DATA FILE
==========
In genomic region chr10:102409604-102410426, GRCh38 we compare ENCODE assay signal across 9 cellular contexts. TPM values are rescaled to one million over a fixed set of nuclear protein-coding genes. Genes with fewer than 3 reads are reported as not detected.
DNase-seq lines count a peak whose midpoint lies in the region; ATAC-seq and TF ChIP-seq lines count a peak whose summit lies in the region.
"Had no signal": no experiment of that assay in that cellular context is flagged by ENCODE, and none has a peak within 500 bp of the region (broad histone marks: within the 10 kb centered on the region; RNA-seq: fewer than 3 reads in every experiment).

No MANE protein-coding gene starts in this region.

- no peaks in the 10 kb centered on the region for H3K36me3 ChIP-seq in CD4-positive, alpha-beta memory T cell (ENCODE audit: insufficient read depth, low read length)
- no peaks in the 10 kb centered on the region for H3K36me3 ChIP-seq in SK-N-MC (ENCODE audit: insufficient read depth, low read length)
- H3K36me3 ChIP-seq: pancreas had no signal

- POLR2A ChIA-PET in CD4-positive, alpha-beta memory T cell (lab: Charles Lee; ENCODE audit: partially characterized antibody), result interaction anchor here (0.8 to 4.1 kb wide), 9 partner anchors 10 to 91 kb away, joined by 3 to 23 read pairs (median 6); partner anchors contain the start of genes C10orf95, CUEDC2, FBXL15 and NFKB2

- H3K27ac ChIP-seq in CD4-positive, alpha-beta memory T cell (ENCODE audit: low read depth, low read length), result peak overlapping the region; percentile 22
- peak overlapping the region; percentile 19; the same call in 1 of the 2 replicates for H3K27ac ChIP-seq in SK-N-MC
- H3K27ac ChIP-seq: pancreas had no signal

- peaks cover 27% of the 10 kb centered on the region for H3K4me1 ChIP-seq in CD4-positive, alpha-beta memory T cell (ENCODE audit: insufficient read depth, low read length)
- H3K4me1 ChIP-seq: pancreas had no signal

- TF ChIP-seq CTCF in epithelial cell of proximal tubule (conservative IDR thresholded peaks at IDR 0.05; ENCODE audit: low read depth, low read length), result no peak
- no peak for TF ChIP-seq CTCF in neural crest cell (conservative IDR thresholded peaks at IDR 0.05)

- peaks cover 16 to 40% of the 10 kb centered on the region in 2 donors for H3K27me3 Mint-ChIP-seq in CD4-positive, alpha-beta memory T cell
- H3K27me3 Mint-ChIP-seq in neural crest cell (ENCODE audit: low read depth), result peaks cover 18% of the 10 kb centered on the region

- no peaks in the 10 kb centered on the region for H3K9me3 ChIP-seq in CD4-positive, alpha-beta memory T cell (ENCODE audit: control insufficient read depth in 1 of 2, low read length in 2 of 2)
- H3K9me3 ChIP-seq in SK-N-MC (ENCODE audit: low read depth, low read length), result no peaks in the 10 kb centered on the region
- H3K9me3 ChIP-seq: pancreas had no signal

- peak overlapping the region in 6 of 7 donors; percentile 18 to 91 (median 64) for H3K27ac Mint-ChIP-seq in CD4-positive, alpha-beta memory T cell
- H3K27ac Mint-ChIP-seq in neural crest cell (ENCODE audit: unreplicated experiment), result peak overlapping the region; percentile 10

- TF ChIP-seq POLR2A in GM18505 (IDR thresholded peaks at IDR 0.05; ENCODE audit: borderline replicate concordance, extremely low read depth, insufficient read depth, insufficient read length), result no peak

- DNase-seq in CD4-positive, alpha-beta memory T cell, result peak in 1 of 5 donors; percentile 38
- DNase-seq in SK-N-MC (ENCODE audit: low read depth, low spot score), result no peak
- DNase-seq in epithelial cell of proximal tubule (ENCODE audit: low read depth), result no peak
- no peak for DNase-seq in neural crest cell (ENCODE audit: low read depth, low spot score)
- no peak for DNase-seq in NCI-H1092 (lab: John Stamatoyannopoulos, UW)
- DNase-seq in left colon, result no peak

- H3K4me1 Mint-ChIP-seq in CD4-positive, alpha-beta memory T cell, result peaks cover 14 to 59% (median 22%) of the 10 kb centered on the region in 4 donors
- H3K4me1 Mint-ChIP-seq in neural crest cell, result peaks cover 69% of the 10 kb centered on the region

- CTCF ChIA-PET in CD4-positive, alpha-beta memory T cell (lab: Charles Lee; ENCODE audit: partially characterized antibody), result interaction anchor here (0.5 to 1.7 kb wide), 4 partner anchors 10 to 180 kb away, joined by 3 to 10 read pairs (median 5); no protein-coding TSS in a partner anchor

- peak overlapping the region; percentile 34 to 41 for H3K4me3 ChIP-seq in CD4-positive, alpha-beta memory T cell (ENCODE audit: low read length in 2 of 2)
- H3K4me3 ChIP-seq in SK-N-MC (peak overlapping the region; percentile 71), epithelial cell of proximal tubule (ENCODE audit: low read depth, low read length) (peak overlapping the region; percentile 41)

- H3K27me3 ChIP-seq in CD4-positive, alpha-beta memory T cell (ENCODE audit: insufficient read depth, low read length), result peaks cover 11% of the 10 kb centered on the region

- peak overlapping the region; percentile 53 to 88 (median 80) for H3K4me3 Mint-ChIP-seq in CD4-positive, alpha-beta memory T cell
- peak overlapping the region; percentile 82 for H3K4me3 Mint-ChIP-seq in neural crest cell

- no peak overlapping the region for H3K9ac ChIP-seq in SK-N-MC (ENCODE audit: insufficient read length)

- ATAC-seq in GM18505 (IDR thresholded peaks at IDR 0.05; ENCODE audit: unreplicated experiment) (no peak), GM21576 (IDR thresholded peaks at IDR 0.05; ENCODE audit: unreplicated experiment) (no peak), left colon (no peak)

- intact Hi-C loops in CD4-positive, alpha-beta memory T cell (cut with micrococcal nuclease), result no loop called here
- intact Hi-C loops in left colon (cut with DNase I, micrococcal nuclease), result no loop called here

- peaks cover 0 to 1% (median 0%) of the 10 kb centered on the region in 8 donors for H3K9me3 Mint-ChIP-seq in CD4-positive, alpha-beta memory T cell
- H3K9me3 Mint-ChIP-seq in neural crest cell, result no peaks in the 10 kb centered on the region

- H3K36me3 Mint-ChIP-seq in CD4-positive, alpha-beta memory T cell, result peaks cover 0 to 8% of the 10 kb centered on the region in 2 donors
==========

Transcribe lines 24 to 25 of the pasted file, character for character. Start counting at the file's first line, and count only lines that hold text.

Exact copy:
- DNase-seq in CD4-positive, alpha-beta memory T cell, result peak in 1 of 5 donors; percentile 38
- DNase-seq in SK-N-MC (ENCODE audit: low read depth, low spot score), result no peak